Walther Rathenau: Weimar's Fallen Statesman
Redding, Kimberly A., The Historian
Walther Rathenau: Weimar's Fallen Statesman. By Shulamit Volkov. (New Haven, CT: Yale University Press, 2012. Pp. ix, 240. $25.00.)
According to this convincing new biography, Weimar foreign minister Walther Rathenau personified the strengths and struggles of the young German nation at the turn of the last century. Both Rathenau and the Second Reich struggled to negotiate a place among established power holders in order to resolve inherent contradictions between the industrial age and traditional Bildungskultur and to step out of the shadow of an imposing patriarch. Both Rathenau and Weimar Germany also wrestled with "the Jewish question," which takes center stage in Shulamit Volkov's study of the ill-fated German-Jewish statesman.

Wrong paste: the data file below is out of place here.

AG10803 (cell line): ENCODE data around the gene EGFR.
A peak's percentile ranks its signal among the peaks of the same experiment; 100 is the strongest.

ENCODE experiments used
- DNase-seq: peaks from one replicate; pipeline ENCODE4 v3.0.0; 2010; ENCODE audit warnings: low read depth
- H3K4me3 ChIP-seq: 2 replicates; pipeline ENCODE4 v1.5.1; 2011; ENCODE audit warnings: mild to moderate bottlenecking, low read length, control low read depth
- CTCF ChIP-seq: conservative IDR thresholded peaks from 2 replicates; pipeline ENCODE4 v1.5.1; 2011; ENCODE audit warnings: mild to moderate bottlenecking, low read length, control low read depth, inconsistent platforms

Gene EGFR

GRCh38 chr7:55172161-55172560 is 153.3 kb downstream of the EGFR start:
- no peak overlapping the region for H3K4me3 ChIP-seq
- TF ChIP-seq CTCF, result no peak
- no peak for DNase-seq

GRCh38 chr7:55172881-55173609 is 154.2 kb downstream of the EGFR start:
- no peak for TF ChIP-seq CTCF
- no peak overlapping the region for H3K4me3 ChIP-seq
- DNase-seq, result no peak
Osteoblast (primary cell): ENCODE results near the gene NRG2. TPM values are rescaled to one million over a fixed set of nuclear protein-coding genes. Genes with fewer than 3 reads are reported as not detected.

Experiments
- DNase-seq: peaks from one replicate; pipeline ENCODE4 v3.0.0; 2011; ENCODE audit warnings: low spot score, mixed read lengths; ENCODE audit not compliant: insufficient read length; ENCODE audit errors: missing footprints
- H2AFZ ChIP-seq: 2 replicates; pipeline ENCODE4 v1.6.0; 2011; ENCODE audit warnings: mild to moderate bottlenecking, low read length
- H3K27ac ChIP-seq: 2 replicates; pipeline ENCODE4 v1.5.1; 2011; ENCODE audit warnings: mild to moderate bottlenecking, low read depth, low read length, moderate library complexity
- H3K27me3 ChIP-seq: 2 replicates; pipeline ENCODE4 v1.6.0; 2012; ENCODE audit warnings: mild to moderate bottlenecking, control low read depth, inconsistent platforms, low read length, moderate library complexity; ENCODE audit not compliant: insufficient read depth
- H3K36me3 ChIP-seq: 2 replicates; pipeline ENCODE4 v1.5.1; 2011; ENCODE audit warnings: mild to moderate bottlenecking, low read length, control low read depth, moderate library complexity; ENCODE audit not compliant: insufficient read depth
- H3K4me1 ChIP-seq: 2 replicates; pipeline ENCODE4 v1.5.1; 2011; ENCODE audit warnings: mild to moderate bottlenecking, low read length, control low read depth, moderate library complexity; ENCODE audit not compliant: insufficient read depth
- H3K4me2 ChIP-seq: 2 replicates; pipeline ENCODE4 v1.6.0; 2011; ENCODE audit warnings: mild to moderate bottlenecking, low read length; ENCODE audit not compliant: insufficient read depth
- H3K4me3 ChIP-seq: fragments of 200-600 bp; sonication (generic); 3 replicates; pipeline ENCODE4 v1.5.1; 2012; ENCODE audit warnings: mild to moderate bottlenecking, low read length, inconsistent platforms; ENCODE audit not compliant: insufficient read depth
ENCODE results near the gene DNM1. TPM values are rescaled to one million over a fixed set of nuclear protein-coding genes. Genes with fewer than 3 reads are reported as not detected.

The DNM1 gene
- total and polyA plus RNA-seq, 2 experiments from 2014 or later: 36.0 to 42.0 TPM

This book is the most recent volume in Yale University Press's Jewish Lives series, which aims to demonstrate the diversity and complexity of Jewish experience to a broad audience. Volkov does just this, using seven chronologically organized chapters to situate Rathenau's life within a relatively small circle of wealthy entrepreneurial families--many of them assimilated German Jews--in and around Berlin. Chapter 1 introduces this cultural milieu and the familial relationships that shaped Rathenau's youth, while the remaining six mine Rathenau's extensive correspondence with both male and female acquaintances throughout his adult life. Thus, chapter 2 depicts a young adult Rathenau as disciplined and well educated yet checked by the fear of disappointing an overbearing industrialist father. Chapter 3 suggests that Rathenau's early political efforts were similarly tentative, and chapter 4 finds his troubled father-son relationship marking his nascent business career.
In Volkov's assessment, Rathenau's patriotism trumped familial pressures when international conflict loomed; consequently, chapters 5 and 6 form the most compelling section of the book. …